Fraser-Cascade School District 78’s school board lauded the vice-principal of careers and transitions Karl Koslowsky for developing trades programs within the school district.
Koslowsky updated the board, presenting as a delegation at the Jan. 10 school board meeting, highlighting various programs. Thereafter, board chair Linda Kerr, trustee John Koopman, trustee Ron Johnstone and superintendent Karen Nelson thanked him for his work.
“You’re passionate about this, and you’re really working hard. You’re dedicated. I can see that you’re just really enjoying every moment of this,” said Nelson.
Nelson said that Koslowsky’s leadership brought a nascent trades program, two years ago, to its current status.
The school district currently has deals with industry partners such as the University of the Fraser Valley, Thompson Rivers University (TRU) and BCIT. They recently signed a memorandum of understanding with Interior Heavy Equipment Operator School to deliver the Heavy Metal Rocks Try-A-Trade program this March.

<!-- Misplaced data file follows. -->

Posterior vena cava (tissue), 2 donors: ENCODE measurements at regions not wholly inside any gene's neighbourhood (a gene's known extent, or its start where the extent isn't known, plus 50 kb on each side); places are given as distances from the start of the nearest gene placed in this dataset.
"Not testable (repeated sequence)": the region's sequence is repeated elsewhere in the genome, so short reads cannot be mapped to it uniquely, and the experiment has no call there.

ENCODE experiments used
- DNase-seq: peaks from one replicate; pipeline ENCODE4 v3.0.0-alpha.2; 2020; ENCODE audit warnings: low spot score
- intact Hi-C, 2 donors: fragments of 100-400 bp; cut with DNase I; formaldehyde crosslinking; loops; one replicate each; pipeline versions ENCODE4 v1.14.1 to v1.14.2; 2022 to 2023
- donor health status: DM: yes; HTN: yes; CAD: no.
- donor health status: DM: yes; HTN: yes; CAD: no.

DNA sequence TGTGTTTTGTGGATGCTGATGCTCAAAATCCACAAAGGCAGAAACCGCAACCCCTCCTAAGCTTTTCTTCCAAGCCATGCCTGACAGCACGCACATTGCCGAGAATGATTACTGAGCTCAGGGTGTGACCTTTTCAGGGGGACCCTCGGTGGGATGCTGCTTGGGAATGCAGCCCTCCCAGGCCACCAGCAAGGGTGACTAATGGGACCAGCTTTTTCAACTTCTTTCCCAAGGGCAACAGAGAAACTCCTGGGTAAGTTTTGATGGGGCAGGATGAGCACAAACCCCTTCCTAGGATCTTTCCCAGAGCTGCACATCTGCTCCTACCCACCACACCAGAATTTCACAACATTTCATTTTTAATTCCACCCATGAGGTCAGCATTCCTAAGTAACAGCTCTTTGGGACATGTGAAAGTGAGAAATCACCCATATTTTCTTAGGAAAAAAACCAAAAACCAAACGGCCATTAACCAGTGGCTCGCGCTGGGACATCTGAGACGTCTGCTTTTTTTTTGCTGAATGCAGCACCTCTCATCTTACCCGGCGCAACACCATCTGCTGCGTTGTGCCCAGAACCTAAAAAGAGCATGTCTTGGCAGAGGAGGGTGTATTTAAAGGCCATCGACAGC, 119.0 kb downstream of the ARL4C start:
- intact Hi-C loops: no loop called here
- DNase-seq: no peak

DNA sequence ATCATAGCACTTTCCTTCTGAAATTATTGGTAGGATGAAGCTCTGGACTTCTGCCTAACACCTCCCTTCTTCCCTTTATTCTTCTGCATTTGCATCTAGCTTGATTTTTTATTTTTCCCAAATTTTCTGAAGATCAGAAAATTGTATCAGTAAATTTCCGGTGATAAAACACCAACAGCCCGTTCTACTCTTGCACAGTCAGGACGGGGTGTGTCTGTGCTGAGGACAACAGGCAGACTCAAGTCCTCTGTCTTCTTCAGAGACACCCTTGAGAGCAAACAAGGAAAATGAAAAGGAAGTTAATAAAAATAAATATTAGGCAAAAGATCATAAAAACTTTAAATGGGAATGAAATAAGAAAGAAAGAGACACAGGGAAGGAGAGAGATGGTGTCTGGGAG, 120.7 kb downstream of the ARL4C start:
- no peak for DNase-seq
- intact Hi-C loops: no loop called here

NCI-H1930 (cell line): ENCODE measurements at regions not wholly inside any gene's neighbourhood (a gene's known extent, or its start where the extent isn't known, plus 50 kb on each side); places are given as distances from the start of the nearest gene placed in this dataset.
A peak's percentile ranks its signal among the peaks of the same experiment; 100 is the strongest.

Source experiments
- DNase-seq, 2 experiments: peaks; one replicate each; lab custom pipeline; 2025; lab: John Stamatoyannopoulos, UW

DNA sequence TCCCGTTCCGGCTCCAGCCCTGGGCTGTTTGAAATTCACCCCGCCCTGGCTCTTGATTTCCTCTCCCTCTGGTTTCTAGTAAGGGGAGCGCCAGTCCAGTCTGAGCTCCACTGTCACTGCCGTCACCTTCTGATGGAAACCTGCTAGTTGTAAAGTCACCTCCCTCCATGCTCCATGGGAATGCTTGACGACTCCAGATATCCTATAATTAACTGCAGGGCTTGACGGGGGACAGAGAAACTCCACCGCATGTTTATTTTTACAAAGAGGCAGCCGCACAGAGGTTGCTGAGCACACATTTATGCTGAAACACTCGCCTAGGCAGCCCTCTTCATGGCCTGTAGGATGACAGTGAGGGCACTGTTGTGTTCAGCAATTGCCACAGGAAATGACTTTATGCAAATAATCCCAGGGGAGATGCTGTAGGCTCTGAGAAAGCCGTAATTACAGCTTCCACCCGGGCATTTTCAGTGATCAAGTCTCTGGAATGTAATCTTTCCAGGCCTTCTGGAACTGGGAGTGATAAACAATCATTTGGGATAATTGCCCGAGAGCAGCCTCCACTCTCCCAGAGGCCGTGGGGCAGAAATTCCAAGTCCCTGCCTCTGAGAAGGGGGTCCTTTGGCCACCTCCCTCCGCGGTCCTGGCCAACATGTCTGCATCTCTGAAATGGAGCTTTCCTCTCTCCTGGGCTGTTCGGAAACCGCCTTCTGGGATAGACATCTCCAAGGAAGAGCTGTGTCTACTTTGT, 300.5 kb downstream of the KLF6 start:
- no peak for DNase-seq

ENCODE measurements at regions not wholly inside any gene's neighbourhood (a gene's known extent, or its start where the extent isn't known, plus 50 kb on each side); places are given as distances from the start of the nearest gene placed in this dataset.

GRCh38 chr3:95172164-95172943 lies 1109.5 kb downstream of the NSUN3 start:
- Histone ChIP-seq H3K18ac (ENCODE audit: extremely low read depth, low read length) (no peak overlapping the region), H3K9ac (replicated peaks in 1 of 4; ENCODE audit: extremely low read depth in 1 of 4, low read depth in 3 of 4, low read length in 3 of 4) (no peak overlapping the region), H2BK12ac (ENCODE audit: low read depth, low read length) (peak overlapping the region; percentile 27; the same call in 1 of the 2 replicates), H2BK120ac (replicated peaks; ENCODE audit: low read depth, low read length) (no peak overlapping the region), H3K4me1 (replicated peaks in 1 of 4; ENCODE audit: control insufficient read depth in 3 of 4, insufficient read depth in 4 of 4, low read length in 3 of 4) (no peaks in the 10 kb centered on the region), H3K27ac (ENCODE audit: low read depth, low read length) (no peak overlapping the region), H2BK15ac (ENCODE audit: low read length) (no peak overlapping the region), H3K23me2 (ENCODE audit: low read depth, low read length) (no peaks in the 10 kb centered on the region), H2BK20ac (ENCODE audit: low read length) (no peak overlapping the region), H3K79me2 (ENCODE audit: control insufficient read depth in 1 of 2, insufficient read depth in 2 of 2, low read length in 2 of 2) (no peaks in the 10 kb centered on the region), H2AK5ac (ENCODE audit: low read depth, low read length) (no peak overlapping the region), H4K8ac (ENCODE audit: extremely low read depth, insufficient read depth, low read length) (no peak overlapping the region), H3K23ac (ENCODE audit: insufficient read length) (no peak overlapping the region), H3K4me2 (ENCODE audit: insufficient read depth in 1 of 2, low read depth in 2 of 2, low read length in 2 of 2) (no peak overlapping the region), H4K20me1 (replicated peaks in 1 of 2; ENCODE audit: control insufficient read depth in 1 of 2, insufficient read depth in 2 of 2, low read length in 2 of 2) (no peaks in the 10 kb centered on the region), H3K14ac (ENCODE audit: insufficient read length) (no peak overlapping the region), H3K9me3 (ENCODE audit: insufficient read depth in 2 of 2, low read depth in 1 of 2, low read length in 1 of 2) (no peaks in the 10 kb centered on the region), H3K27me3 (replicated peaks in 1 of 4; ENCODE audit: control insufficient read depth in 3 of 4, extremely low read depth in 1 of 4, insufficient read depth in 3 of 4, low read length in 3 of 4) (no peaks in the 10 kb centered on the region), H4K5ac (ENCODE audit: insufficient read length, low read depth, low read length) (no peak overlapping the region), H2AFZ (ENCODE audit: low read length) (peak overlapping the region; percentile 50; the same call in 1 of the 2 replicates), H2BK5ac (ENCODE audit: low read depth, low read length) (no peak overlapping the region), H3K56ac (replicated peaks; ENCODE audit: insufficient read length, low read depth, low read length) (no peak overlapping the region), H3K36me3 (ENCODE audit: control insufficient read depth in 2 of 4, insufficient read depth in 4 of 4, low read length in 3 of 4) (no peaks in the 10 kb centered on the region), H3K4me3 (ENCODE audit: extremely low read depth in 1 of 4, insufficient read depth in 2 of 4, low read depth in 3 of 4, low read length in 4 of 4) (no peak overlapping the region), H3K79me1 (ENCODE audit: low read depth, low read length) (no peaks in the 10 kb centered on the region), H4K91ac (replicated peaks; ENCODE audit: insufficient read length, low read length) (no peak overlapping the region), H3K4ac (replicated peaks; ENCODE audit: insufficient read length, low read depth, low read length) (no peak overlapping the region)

“Thank you to everybody who’s worked on this for turning over every rock to see what’s under there for students,” said Johnstone.
Koslowsky noted that programs have seen more demand for these programs than there are spaces. In Hope Secondary School alone, he has already handed out over 35 applications each for the Heavy Metal Rocks program, a welding program and the Northern Opportunities Tour. These programs have 20, 10 and 10 spaces respectively.
“We’re going to have to unfortunately to say no to a number of people and take a look where we can fit them in,” said Koslowsky.
In a post-board meeting interview, Koslowsky highlighted that the catalyst for SD78 developing its trades came in two people — the Ministry of Education’s careers and transitions superintendent Larry Espe and SD78’s careers consultant Greg Howard.
Kosolowsky said Espe came in to get a feel of the interest level in SD78, and received a positive response. Hence, he introduced Howard to assess and mentor the development the of trades programs within the district.
In spring 2015, their first trade program was TRU’s welding program.
Koslowsky said the two biggest achievements in 2016 were developing a district-wide program rather than having one-offs and school-based programs and signing a memorandum of understanding with Interior Heavy Equipment Operator School.
Koslowsky said the school district will have conversations this year with UFV to expand their offerings in trades where they do not have agreements in, and add non-trades programs. Examples of non-trades program include early childhood education, clerical and administrative work.